Search Images Maps Play YouTube News Gmail Drive More »
Sign in
Screen reader users: click this link for accessible mode. Accessible mode has the same essential features but works better with your reader.


  1. Advanced Patent Search
Publication numberUS6029395 A
Publication typeGrant
Application numberUS 09/003,292
Publication dateFeb 29, 2000
Filing dateJan 5, 1998
Priority dateJan 5, 1998
Fee statusLapsed
Publication number003292, 09003292, US 6029395 A, US 6029395A, US-A-6029395, US6029395 A, US6029395A
InventorsAlbert W. Morgan
Original AssigneeMorgan; Albert W.
Export CitationBiBTeX, EndNote, RefMan
External Links: USPTO, USPTO Assignment, Espacenet
Biodegradable mulch mat
US 6029395 A
Biodegradable mulch mat comprising an air and water-permeable, light-impermeable, open celled, composite of granules and fibers in a binder matrix prepared from a foam precursor. Biodegradable fibers include cellulosic fibers such as shredded wood, straw, paper, corn stalks, cotton fiber and mosses; protein fibers such as hair; and synthetic polymer fibers such as vinyl polymer fibers and polyamide fibers. Granules include milled hard vegetation such as corn cob, nut shells, seed hulls, seeds, gourds and bark. The mulch mats can also comprise pigments, fungicides, soil builders such as vermiculite, perlite, sand, diatomaceous earth and gypsum; nutrients such as nitrate, potassium and phosphorus compounds; soil conditioners such as limestone, sulfur and iron sulfate. Useful binders include polysaccharides, glycosides, vegetable gums, vinyl polymers, waxes and crosslinkable oils. Useful surfactants include saponins, e.g. extract of Yucca shidigera, and amine surfactants. Slurries of fibers, granules, binder and surfactant are gas entrained, e.g. by whipping, to provide a foam which is applied to soil around seedlings; the foams dry to a durable, biodegradable mulch mat which suppresses weeds, builds soil, conserves soil and water and improves soil temperature providing an enhanced growing environment.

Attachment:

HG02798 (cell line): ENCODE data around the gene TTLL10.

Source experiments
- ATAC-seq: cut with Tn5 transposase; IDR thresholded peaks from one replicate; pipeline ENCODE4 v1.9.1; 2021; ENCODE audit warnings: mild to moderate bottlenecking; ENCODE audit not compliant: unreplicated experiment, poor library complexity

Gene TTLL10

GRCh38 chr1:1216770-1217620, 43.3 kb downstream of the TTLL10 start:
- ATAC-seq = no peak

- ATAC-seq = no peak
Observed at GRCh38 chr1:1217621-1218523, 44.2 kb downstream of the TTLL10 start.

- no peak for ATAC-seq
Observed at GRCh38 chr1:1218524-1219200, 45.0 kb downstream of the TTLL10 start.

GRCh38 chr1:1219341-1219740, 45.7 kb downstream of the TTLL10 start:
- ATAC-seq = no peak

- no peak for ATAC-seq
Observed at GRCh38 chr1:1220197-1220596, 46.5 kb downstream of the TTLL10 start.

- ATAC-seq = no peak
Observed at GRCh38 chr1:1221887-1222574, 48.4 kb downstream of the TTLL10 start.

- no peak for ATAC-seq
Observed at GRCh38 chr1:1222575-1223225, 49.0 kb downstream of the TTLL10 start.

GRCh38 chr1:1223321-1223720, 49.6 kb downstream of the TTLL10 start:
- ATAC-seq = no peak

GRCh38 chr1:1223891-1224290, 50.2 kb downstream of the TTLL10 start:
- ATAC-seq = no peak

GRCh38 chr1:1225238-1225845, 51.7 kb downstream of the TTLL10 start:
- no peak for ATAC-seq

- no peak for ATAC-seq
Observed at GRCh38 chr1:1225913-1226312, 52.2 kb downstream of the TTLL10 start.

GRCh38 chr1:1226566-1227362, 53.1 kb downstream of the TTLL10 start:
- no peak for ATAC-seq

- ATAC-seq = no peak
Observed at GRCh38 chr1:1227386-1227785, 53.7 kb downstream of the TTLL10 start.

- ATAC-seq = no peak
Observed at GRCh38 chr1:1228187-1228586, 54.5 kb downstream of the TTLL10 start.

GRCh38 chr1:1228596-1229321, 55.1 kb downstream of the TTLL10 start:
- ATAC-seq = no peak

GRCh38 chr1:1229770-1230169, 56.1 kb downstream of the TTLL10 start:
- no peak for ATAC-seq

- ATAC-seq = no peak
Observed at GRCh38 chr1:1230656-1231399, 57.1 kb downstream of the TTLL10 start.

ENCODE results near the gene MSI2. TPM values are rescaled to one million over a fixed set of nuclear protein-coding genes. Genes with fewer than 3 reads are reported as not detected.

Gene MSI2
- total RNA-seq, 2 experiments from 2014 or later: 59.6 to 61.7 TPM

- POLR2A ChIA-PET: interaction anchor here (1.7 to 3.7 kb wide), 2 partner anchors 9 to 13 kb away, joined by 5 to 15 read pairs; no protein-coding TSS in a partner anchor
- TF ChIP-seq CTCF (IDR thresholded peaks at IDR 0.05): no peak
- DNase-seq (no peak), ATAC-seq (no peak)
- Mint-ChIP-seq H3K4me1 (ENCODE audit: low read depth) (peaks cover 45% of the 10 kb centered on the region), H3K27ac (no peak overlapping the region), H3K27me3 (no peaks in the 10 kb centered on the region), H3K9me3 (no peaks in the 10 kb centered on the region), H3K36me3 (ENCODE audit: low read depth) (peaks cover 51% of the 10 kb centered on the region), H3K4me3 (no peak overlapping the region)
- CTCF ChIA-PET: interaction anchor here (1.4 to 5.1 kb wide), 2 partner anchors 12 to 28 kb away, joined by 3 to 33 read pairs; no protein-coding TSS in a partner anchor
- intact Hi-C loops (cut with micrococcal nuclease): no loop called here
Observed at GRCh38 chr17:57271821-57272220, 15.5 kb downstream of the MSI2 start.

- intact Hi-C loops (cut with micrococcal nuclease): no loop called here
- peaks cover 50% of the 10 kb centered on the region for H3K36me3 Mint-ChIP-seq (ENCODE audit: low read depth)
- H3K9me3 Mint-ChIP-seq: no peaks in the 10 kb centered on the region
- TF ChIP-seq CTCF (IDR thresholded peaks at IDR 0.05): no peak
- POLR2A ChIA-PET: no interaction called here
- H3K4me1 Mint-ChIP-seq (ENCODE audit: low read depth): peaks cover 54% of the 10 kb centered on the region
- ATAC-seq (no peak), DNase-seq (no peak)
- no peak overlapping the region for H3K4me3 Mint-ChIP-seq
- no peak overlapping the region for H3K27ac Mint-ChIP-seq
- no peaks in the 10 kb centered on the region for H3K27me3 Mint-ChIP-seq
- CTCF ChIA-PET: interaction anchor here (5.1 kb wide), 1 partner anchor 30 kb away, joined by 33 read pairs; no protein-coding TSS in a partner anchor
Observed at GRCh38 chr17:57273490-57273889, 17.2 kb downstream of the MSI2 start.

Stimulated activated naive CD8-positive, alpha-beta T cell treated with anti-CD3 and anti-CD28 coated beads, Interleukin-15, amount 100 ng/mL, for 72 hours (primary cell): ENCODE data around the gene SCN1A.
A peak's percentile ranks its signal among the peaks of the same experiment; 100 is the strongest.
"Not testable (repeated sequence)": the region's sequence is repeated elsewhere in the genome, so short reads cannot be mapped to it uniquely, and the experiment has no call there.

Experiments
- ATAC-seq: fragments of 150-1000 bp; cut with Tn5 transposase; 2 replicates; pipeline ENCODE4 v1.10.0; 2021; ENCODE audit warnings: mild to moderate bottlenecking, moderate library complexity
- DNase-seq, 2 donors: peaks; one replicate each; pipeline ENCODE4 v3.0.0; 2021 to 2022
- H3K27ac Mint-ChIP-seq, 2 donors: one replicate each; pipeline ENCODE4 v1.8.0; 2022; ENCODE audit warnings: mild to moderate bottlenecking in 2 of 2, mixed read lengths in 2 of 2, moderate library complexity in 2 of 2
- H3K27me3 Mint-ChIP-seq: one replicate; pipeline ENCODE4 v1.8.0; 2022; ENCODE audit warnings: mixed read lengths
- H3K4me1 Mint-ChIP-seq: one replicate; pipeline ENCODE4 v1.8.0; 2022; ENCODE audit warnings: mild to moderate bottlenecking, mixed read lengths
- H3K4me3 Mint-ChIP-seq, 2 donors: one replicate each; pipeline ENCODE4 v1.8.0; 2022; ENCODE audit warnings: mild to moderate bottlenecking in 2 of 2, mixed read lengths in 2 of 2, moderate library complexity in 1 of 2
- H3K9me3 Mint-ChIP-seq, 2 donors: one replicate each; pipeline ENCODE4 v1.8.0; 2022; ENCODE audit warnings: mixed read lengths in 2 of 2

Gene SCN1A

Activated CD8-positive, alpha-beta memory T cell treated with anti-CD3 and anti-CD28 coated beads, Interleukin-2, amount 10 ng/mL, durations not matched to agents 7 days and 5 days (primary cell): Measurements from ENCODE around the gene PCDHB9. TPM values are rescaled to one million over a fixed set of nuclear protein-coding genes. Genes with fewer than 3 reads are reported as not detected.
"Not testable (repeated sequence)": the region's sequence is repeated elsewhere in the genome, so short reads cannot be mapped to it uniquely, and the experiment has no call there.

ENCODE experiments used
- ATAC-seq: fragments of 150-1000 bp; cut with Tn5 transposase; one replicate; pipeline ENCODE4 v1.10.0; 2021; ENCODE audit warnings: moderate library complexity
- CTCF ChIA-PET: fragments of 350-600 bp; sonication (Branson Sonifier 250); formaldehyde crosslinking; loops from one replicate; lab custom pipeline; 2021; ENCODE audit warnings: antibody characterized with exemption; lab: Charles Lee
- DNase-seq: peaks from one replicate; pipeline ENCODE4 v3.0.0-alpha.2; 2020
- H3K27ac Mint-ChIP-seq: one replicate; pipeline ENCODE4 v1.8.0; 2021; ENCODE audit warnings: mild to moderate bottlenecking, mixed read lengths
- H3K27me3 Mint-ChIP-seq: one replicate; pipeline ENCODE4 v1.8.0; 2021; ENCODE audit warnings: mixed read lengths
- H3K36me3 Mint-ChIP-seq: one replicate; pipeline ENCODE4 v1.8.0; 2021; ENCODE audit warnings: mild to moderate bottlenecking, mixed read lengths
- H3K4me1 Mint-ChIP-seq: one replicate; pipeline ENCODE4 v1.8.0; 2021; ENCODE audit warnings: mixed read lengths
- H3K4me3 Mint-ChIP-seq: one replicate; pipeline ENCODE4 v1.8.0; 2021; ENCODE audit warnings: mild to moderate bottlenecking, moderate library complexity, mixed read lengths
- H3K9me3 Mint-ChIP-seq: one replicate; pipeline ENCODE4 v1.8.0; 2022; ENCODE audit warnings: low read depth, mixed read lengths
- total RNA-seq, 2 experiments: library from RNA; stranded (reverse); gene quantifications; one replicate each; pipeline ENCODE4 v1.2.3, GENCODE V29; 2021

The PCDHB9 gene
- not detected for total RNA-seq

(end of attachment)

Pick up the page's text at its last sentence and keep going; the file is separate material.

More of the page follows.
Previous page
Next page
What is claimed is:
1. An air and water-permeable, expanded mulch mat comprising biodegradable fibers, granules and binder wherein the binder is more readily decomposed by microorganisms than the fibers and granules, wherein said mulch mat is made from an aqueous foam.
2. A mulch mat according to claim 1 wherein said biodegradable fibers, granules and binder are in a light-impermeable, open-celled foam structure.
3. A mulch mat according to claim 1 wherein said biodegradable fibers are selected from the group consisting of cellulosic fibers, protein fibers and vinyl polymer fibers.
4. A mulch mat according to claim 3 wherein said biodegradable fibers are cellulosic fibers selected from the group consisting of shredded wood, shredded straw, shredded paper, shredded corn stalk, wood pulp, cotton fiber, sphagnum moss and peat moss.
5. A mulch mat according to claim 1 wherein said binder comprises at least one compound selected from the group consisting of polysaccharide, milk solids, glycoside, vegetable gum, vinyl polymer and vegetable oil.
6. A mulch mat according to claim 1 wherein said granules have an average particle size less than 1 millimeter and comprise at least one material selected from the group consisting of corn cobs, wood, seed hulls, nut shells, seeds, gourds and bark.
7. A mulch mat according to claim 6 having a ratio of fiber to granules in the weight ratio of about 0.05:1 to 10:1.